We do run essays in our review sections, but I like Q&As for a few reasons. First, it makes the paper accessible. If you can ask a question, you can be a part of L.A. Record. You don’t have to have experience in long-format features. I always wanted L.A. Record to be as open to people as possible. We have a lot of contributors that other publications might consider "untrained." I like to think of them as "untamed." Some of them are musicians themselves and have only been on the other side of interviews — No Age, Jared Swilley from Black Lips and Nobody all did great work for us, and Michelle Suarez from Mika Miko helped me find some of my favorite bands. I would hate to lose those kind of voices.
And Q&As are fast. When we were publishing weekly, it would have killed us to do two 1,000-word reported features every few days.
It’s also direct — there’s very little interference between the reader and the musicians. You open up the paper, and these conversations just come roaring out at you. Pure Henry Rollins or pure Ariel Pink or pure Jennifer Herrema. I like the documentary aspect of it too. It’s the raw transcript of a particular moment in L.A. music. They said it, and we printed it and here’s as much as would possibly fit. The format just works for us — simple, flexible and effective.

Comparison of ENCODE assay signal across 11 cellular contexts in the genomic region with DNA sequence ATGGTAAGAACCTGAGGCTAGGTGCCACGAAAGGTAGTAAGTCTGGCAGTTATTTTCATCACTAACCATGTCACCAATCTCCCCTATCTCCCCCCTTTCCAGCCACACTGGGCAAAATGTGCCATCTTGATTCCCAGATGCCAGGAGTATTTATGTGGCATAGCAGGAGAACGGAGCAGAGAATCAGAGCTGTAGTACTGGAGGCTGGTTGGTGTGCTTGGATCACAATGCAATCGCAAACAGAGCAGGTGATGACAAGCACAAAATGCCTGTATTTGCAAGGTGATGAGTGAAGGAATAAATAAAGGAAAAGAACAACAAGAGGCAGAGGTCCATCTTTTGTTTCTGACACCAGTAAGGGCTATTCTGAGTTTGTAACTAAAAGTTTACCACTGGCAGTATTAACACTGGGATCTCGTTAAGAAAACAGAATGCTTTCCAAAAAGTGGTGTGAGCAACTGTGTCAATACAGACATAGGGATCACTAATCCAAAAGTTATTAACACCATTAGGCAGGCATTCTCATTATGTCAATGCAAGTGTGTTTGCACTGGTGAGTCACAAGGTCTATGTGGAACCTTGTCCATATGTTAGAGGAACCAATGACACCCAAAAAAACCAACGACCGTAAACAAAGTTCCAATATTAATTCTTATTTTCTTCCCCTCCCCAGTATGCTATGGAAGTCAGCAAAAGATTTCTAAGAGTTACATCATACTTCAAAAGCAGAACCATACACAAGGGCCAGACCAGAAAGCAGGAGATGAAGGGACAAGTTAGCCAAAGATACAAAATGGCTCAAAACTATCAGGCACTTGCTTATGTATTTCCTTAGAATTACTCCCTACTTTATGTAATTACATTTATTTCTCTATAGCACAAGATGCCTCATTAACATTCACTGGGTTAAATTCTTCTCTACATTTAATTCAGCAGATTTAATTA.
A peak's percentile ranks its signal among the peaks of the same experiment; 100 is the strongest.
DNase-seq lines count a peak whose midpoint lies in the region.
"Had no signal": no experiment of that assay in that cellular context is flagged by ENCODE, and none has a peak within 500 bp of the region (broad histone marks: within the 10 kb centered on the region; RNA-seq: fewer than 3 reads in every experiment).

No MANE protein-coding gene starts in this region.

What are some of the most beautiful, strange, possibly violent, etc. encounters you’ve had with musicians through L.A. Record?
Violent? In the 100th issue, Harmony Korine stops the interview to go Tazer someone — but not our interviewer! Mika Miko met me in some crazy sculpture park while they were shooting each other (and me) with water pistols full of whiskey. I was supposed to interview GZA the day we had a decent quake. My building was evacuated, and I’d just walked back in when the phone rang, and I was still kind of adrenalized and confused, so I was like, "Uh — who is this?" And he shouted, "It’s the GZA, fool!" Honestly, I leave interviews pretty energized. The musicians I talk to are dedicated, educated and inspired to do what they do and it makes me do my best to be as dedicated, educated and inspired in my own work. Just about every 72 hours I am reminded why music is such a powerful positive thing — it happens on the lawn eating mangos with Chicano Batman or as I’m getting scolded for putting my laptop on the Brite Spot dinner table with John Carpenter or when I’m learning how to order "the Flying Lotus" at Subway with Flying Lotus … over and over again! There are real people out there doing real things. It reminds you that although you might have to struggle, you don’t have to settle.
Where do you see L.A. Record at issue 200?
As a quarterly, that would put us 50 years from now! So I’ll say… as the last hope for human civilization.
Photo of Chris Ziegler by Dan Monick.